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Winter Books

Religion -- doing right and resisting wrong -- key to curing incivility

By Stephen L. Carter
Basic Books, 338 pages, $25, cloth


Perhaps it is a vain hope: that more Americans would pull themselves away from the radio, television and newspaper, with all their sound and fury, and, instead, spend a few hours with Stephen L. Carter’s new book. For Civility: Manners, Morals, and the Etiquette of Democracy is a timely, insightful work that the author, an Episcopalian, likens to a “prayer.”

And silent time spent with this prayer might be restorative, given the current national atmosphere of pride, bellicosity, deceit and outrage.

A professor of law of Yale University, Carter surveys how uncivil Americans have become and advocates 15 rules that we can and ought to follow in order to revitalize our besieged democracy. By drawing on examples from personal experience, popular culture, legal cases and religious traditions, Carter’s is an immediately accessible book free of academic jargon.

Carter points out how often we Americans are rude, ungenerous, selfish and “nasty as we wanna be.” Consider television talk shows, cyberspace, legal suits, hate speeches and the politics of belligerent attack. Much of our incivility, Carter contends, stems from our inability and unwillingness to discipline our desires. He thinks that contemporary America is the reign and riot of freedom gone berserk.

Although it is easy to describe the kinds of harsh language and intemperate behavior of our fellow citizens (and harder, to be honest, to recognize them in ourselves), Carter does not shrink from the formidable task of proposing a positive program. From the historical, religious and philosophical literature on civility, he retrieves some basic concepts that can help us reforge the link between ethics and etiquette, between the small encounters of daily living and the big issues of world-shaking importance.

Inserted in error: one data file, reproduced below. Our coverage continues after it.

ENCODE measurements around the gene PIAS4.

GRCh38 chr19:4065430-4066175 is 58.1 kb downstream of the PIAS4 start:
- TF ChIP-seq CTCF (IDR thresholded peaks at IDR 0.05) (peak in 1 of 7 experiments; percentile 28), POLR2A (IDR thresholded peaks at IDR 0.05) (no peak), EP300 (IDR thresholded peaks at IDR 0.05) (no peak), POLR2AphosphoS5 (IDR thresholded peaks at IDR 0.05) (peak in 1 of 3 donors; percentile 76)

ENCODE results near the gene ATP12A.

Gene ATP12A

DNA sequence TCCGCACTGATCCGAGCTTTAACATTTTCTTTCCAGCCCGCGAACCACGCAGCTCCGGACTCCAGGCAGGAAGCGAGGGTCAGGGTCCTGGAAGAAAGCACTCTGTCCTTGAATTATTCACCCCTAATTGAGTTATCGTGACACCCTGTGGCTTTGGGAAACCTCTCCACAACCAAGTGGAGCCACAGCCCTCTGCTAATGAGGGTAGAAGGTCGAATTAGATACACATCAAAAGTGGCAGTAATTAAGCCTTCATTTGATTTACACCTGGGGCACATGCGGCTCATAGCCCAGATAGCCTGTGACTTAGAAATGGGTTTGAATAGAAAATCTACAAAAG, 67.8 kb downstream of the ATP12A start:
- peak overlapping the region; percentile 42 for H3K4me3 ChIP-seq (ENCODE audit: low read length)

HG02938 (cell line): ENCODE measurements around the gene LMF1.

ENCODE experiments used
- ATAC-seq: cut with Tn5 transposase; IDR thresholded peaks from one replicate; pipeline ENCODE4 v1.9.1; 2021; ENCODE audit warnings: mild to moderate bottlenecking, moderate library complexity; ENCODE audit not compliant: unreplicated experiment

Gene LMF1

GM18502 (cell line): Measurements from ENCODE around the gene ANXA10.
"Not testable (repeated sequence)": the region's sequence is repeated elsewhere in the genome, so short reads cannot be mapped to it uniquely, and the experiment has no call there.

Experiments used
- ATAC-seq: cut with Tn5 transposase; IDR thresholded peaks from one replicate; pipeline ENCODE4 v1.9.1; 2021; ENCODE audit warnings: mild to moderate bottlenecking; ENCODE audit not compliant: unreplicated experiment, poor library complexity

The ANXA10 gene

Carter sees civility as the moral obligation to make sacrifices for the common good, live in a spirit of generosity and risk, and treat our fellow citizens with respect even when we disagree, all of which underscores the fact that we do not go through this life alone (as uncivil, individualistic people seem to think).

How can renewal take place?

But, even if one agrees with Carter’s critique and is open to his prescriptive program, the obvious question is How can this desired civic renewal take place?

Carter’s answer is we must return to religion, to those sacred traditions that uphold transcendence. He also sees strengthening the family and the schools as indispensable to saving our civilization.

For the religious communities are the places where people can be nurtured in the arts and disciplines of civility. Indeed, Carter esteems and calls attention to the men and women of the civil rights movement as exemplary of the civility we need to embody: their love for their bitter, vicious enemies and their willingness to suffer for their cause. It was their courage and self-discipline that awakened many of their fellow American citizens and helped change the way we live our lives.